How to integrate digital learning in trainings
by Ioannis Lagoudakis, on Nov 9, 2020 4:05:32 PM
Making learning digital is high on the agenda of many companies. And digital learning has indeed many advantages, especially allowing the learner to be more self-directed and empowered. But I doubt that providing only digital learning solutions is enough to result in any real transfer to the workplace. A combination of more in-depth face-to-face learning with technology based learning is much more likely to affect the three core aspects of learning: knowledge, behaviour and attitude.
Here some tips based on my experience as a training consultant on how to best integrate digital options in your training sessions:
1. Know your training objectives:
A carefully designed training programme has clear objectives (which skills need to be developed in what time) and a solid strategy behind. Only with defined goals you can ensure that the different training delivery formats work in sync with each other and that your efforts are not duplicated needlessly.
- Online questionnaires at the beginning of a programme help participants to raise awareness, gain insights and set goals.
- Videos showcasing communication and problem-solving skills can positively affect motivation and help acquire new behaviours. Videos are also very effective for transferring new knowledge (e.g. how the new product works etc.)
- Digital publications like white papers, E-books and case studies are appealing to learners who like to reflect and go deeper - consciously connecting new knowledge with old schemata.
- Online assessments before and after training sessions are a good way to test knowledge. (Mobile) micro-learning elements (multiple choice questions, drag & drop exercises) help make learning sticky. A varied form of practice and planned repetition of quizzes have proved very beneficial, as have exercises requiring knowledge retrieval and composition.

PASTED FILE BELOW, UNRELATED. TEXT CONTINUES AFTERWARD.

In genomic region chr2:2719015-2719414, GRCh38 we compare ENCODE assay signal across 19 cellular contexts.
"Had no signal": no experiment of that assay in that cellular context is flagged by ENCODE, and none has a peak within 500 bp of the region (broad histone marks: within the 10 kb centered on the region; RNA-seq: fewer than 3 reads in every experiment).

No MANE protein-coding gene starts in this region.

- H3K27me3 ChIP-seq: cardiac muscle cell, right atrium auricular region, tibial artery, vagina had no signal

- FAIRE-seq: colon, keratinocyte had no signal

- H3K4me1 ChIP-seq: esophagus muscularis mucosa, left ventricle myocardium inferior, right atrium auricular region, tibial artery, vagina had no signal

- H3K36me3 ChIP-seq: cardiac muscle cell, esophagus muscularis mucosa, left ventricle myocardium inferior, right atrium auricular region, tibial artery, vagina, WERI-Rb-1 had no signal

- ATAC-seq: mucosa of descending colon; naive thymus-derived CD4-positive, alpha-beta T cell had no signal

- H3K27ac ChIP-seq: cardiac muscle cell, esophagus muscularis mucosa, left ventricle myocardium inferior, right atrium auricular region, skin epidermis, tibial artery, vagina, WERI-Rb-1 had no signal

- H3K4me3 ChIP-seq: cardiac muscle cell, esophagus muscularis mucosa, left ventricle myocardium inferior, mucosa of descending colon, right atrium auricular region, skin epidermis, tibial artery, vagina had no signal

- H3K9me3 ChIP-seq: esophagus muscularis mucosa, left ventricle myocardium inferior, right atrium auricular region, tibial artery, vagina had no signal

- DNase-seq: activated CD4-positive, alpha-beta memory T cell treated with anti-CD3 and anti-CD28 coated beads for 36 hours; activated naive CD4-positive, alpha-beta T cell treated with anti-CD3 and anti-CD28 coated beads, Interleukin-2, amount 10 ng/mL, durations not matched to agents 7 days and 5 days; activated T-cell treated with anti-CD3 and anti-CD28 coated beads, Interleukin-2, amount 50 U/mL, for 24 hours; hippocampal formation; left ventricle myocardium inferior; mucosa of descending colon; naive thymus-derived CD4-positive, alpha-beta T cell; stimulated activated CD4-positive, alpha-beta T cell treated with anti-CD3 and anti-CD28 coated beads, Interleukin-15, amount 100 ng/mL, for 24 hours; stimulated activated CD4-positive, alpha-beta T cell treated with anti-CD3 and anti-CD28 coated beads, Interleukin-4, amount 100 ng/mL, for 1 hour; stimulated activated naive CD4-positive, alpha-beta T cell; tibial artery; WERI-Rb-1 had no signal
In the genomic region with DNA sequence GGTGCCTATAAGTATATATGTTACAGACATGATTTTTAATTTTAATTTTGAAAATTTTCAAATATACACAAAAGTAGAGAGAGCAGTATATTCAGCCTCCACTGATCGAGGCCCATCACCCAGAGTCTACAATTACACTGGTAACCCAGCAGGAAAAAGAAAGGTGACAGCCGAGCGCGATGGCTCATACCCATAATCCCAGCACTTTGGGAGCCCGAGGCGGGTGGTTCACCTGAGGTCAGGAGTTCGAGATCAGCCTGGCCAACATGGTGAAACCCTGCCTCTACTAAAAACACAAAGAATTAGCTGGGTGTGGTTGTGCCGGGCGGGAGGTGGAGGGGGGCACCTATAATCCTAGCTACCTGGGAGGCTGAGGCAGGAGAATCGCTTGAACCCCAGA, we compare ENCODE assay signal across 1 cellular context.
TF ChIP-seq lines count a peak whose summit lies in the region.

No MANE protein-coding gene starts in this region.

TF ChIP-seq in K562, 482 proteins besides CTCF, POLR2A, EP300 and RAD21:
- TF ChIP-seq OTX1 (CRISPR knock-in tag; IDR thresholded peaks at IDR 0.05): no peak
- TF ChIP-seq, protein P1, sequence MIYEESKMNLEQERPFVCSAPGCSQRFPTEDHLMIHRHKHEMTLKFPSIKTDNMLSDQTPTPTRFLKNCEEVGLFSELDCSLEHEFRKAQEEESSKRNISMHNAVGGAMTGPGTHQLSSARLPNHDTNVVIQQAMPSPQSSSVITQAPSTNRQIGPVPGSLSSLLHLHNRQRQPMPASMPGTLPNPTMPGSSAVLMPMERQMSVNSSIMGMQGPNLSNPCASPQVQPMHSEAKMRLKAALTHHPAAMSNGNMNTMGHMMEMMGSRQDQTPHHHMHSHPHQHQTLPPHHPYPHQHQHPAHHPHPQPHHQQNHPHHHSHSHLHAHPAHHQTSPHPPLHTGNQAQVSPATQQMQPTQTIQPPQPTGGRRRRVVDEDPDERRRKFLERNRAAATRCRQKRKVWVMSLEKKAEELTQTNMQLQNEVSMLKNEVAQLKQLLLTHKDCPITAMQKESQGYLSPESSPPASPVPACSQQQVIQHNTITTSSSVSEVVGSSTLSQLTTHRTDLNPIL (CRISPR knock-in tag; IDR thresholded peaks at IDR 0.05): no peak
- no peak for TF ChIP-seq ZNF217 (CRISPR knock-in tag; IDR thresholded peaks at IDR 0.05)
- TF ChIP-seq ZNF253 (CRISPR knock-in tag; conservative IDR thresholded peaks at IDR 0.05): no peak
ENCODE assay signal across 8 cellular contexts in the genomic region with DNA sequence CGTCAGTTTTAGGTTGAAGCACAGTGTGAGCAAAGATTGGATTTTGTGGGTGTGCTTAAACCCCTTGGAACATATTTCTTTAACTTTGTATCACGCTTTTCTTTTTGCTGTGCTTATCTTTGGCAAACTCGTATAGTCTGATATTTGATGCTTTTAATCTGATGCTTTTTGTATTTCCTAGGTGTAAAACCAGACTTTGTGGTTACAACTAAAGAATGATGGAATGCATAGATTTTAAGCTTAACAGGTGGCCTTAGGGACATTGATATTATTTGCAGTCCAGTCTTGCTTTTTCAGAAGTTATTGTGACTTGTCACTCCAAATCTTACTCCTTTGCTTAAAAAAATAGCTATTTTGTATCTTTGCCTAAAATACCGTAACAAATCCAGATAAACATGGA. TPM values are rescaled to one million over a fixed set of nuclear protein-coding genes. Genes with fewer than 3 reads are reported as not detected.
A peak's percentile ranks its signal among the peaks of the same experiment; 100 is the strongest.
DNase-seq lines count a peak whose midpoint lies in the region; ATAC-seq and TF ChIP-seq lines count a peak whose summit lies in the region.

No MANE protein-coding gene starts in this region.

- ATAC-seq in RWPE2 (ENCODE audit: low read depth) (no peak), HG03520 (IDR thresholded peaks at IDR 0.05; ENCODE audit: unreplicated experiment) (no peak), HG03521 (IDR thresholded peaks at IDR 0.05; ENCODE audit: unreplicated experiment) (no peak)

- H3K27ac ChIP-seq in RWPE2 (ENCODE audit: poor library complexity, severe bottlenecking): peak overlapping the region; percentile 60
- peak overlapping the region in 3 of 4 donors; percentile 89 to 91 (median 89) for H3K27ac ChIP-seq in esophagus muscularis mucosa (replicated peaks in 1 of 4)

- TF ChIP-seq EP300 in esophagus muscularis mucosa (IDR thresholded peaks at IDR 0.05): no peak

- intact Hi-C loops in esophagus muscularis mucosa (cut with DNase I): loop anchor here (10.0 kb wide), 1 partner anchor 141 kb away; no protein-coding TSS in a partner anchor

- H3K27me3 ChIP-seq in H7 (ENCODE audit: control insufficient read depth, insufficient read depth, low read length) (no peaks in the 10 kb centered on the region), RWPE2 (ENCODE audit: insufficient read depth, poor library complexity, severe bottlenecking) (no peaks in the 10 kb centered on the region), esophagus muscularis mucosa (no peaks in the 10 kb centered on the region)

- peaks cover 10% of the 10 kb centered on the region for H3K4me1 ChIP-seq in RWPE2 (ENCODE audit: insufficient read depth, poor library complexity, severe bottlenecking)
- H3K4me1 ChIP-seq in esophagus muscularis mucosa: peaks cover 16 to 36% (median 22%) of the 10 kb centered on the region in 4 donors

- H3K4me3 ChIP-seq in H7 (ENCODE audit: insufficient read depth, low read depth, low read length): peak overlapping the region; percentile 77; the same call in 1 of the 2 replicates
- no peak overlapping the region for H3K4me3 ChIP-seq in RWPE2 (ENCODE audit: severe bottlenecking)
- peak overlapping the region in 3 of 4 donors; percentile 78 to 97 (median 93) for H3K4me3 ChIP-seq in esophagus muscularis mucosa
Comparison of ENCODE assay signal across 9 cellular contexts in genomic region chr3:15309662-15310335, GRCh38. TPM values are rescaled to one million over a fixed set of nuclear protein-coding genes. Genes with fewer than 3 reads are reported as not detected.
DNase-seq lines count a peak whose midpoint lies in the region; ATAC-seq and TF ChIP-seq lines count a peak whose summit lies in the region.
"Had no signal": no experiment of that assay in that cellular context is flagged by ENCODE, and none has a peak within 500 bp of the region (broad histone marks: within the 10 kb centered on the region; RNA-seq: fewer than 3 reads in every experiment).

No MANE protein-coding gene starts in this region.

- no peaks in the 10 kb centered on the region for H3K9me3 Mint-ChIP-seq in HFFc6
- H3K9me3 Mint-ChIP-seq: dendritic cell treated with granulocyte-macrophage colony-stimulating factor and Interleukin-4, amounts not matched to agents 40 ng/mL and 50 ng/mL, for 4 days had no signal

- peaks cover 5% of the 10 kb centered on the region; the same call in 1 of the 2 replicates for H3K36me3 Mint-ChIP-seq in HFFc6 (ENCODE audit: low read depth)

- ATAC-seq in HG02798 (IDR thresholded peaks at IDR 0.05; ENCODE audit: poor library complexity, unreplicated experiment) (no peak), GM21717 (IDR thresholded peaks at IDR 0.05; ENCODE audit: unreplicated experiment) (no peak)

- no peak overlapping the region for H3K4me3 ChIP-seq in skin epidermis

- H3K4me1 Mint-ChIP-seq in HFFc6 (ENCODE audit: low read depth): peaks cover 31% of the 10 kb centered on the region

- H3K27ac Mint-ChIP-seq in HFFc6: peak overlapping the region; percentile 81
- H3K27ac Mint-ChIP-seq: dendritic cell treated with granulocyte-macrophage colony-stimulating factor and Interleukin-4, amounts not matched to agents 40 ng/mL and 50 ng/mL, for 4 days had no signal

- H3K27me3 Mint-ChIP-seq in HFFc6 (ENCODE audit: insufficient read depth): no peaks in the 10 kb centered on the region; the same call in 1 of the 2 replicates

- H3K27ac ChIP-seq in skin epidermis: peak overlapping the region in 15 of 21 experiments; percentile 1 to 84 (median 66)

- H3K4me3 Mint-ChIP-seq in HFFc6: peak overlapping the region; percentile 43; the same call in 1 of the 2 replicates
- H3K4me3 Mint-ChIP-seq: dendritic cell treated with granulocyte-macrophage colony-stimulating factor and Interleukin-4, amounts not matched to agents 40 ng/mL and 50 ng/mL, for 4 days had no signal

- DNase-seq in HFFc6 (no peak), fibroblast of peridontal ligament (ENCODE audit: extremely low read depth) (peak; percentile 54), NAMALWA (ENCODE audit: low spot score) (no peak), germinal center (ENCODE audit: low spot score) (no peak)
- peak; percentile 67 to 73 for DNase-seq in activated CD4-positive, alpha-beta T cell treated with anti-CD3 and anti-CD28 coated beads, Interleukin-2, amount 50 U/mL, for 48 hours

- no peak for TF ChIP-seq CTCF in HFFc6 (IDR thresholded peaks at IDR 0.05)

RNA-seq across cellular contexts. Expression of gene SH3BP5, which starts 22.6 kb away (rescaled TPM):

- Virtual communities provide their members the opportunity to contextualize knowledge, to share ideas and best practices. The platform should be designed in a simple, smart and user-friendly way.
2. Offering solutions fitting your audience and their eco-system:
At what time are your participants most likely to use digital tools? During their lunch break? On the train back home? A group of front line employees who drive to work and have only few breaks during the day would be a challenging case. Factors like size of the training population, age, knowledge of the subject, previous experiences are also to be taken into consideration when choosing your digital tools. Consider the following:
- Podcasts can be used to provide quick reminders, checklists, or messages from Senior Management Executives. Listening to interviews of successful employees and their positive experience from the training programme can also affect engagement.
- E-learning modules offer the participants the option to go back to a concept if they have not understood it well or skip a few parts if they are already well-versed with the subject matter.
- Webinars are a good solution to address a large audience to introduce a new development or new product within the organisation. Trainers must be trained for such an impactful web-contact.
- Mobile learning modules are best for populations who need to learn-in-time due to rapid changes in their environment.
3. Less is more:
One of my recommendations is not to overload your programme with digital elements. As explained before, always base your decisions on your training objectives and your audience’s features.
Another important point is to balance control with trust: Adult learners in general like to have control over what they learn, how fast and with whom they interact with. Combine non- supervised with supervised completion of tasks and trust people will go for their best.